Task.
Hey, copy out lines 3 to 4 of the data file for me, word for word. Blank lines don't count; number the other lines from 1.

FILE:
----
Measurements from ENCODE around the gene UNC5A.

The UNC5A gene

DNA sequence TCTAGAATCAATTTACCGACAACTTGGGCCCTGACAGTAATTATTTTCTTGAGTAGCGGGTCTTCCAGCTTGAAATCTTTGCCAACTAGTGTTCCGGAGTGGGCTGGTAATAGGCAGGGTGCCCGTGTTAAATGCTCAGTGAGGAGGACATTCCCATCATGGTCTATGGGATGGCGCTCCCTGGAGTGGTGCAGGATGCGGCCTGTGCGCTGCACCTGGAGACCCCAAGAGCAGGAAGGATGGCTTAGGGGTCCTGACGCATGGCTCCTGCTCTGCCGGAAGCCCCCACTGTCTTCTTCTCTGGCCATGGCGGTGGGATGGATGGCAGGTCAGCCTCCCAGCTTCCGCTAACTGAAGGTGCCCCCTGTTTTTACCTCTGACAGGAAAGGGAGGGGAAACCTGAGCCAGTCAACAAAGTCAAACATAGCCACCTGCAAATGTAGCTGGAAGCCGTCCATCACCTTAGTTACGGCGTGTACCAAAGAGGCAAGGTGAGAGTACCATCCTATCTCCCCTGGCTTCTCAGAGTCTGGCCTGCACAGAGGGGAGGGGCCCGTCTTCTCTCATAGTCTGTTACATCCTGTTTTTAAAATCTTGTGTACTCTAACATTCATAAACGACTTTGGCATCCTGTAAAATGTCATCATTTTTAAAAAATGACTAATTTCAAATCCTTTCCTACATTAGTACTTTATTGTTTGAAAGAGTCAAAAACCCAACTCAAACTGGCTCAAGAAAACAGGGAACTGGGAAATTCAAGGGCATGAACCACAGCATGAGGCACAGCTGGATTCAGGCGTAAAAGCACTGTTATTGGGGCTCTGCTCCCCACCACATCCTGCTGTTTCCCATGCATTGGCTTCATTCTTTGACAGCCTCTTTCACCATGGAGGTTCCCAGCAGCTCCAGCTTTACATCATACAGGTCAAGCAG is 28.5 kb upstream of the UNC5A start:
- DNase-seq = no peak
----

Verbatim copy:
DNA sequence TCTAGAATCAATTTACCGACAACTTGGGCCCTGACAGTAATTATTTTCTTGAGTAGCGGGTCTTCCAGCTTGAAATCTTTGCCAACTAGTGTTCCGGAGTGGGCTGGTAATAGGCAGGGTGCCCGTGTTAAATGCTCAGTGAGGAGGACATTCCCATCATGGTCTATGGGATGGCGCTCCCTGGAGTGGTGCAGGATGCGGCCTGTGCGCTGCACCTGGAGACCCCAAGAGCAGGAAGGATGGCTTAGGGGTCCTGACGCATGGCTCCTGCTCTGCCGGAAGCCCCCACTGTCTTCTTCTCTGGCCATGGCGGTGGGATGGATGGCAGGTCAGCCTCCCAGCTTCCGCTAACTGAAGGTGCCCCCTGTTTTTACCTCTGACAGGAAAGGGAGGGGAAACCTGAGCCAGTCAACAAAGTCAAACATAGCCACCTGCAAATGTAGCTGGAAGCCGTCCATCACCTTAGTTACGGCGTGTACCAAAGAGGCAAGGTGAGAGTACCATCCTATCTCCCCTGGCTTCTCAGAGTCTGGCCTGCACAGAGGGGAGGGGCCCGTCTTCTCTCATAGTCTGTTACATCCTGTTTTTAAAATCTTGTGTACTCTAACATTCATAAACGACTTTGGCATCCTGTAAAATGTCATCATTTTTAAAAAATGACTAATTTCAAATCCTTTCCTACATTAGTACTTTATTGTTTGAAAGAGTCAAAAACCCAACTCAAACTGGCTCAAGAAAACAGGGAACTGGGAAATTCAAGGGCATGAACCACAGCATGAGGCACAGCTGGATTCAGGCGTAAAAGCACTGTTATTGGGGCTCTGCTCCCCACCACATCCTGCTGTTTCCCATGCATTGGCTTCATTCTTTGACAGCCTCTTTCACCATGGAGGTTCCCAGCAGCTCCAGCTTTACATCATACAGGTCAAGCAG is 28.5 kb upstream of the UNC5A start:
- DNase-seq = no peak